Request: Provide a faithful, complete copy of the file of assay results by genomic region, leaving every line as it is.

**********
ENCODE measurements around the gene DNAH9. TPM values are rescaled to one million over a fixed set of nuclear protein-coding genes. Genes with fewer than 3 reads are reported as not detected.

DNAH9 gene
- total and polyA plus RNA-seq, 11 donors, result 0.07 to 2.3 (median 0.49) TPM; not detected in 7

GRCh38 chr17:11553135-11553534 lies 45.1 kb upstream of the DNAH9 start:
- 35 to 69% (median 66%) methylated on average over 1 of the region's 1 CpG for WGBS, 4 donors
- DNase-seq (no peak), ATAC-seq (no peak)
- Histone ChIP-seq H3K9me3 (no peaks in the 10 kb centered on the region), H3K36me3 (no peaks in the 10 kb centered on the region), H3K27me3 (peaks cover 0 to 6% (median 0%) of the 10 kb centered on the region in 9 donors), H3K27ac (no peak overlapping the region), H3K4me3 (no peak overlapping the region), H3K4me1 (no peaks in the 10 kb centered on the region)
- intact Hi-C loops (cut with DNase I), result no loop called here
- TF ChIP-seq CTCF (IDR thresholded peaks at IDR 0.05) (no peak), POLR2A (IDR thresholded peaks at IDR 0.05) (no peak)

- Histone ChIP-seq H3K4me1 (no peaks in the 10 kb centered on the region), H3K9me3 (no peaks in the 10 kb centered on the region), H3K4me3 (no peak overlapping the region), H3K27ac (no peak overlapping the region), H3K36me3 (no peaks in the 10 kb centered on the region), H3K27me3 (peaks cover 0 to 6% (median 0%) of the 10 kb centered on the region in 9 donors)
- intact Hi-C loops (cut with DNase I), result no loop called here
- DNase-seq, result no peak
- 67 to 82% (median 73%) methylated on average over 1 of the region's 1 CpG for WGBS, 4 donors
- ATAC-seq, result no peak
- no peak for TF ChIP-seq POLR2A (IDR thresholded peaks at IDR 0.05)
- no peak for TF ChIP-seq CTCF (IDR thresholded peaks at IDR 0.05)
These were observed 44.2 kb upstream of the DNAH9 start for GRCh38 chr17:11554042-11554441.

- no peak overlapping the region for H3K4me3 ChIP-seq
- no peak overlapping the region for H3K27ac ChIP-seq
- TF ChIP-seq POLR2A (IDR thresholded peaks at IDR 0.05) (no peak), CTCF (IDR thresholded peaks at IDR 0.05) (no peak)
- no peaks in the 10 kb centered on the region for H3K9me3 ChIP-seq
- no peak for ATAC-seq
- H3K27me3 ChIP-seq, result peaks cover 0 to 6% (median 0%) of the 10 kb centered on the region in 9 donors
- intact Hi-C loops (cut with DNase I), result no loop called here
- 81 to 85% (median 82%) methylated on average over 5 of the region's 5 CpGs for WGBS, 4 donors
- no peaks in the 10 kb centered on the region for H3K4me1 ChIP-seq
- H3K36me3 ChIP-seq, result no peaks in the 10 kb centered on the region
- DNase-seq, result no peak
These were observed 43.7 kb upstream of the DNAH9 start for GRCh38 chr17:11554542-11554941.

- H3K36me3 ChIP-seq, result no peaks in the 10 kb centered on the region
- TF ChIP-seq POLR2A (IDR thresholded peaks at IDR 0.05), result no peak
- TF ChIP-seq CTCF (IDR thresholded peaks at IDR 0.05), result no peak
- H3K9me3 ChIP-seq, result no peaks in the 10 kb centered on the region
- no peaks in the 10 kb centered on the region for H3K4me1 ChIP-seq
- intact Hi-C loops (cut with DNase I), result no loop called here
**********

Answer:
ENCODE measurements around the gene DNAH9. TPM values are rescaled to one million over a fixed set of nuclear protein-coding genes. Genes with fewer than 3 reads are reported as not detected.

DNAH9 gene
- total and polyA plus RNA-seq, 11 donors, result 0.07 to 2.3 (median 0.49) TPM; not detected in 7

GRCh38 chr17:11553135-11553534 lies 45.1 kb upstream of the DNAH9 start:
- 35 to 69% (median 66%) methylated on average over 1 of the region's 1 CpG for WGBS, 4 donors
- DNase-seq (no peak), ATAC-seq (no peak)
- Histone ChIP-seq H3K9me3 (no peaks in the 10 kb centered on the region), H3K36me3 (no peaks in the 10 kb centered on the region), H3K27me3 (peaks cover 0 to 6% (median 0%) of the 10 kb centered on the region in 9 donors), H3K27ac (no peak overlapping the region), H3K4me3 (no peak overlapping the region), H3K4me1 (no peaks in the 10 kb centered on the region)
- intact Hi-C loops (cut with DNase I), result no loop called here
- TF ChIP-seq CTCF (IDR thresholded peaks at IDR 0.05) (no peak), POLR2A (IDR thresholded peaks at IDR 0.05) (no peak)

- Histone ChIP-seq H3K4me1 (no peaks in the 10 kb centered on the region), H3K9me3 (no peaks in the 10 kb centered on the region), H3K4me3 (no peak overlapping the region), H3K27ac (no peak overlapping the region), H3K36me3 (no peaks in the 10 kb centered on the region), H3K27me3 (peaks cover 0 to 6% (median 0%) of the 10 kb centered on the region in 9 donors)
- intact Hi-C loops (cut with DNase I), result no loop called here
- DNase-seq, result no peak
- 67 to 82% (median 73%) methylated on average over 1 of the region's 1 CpG for WGBS, 4 donors
- ATAC-seq, result no peak
- no peak for TF ChIP-seq POLR2A (IDR thresholded peaks at IDR 0.05)
- no peak for TF ChIP-seq CTCF (IDR thresholded peaks at IDR 0.05)
These were observed 44.2 kb upstream of the DNAH9 start for GRCh38 chr17:11554042-11554441.

- no peak overlapping the region for H3K4me3 ChIP-seq
- no peak overlapping the region for H3K27ac ChIP-seq
- TF ChIP-seq POLR2A (IDR thresholded peaks at IDR 0.05) (no peak), CTCF (IDR thresholded peaks at IDR 0.05) (no peak)
- no peaks in the 10 kb centered on the region for H3K9me3 ChIP-seq
- no peak for ATAC-seq
- H3K27me3 ChIP-seq, result peaks cover 0 to 6% (median 0%) of the 10 kb centered on the region in 9 donors
- intact Hi-C loops (cut with DNase I), result no loop called here
- 81 to 85% (median 82%) methylated on average over 5 of the region's 5 CpGs for WGBS, 4 donors
- no peaks in the 10 kb centered on the region for H3K4me1 ChIP-seq
- H3K36me3 ChIP-seq, result no peaks in the 10 kb centered on the region
- DNase-seq, result no peak
These were observed 43.7 kb upstream of the DNAH9 start for GRCh38 chr17:11554542-11554941.

- H3K36me3 ChIP-seq, result no peaks in the 10 kb centered on the region
- TF ChIP-seq POLR2A (IDR thresholded peaks at IDR 0.05), result no peak
- TF ChIP-seq CTCF (IDR thresholded peaks at IDR 0.05), result no peak
- H3K9me3 ChIP-seq, result no peaks in the 10 kb centered on the region
- no peaks in the 10 kb centered on the region for H3K4me1 ChIP-seq
- intact Hi-C loops (cut with DNase I), result no loop called here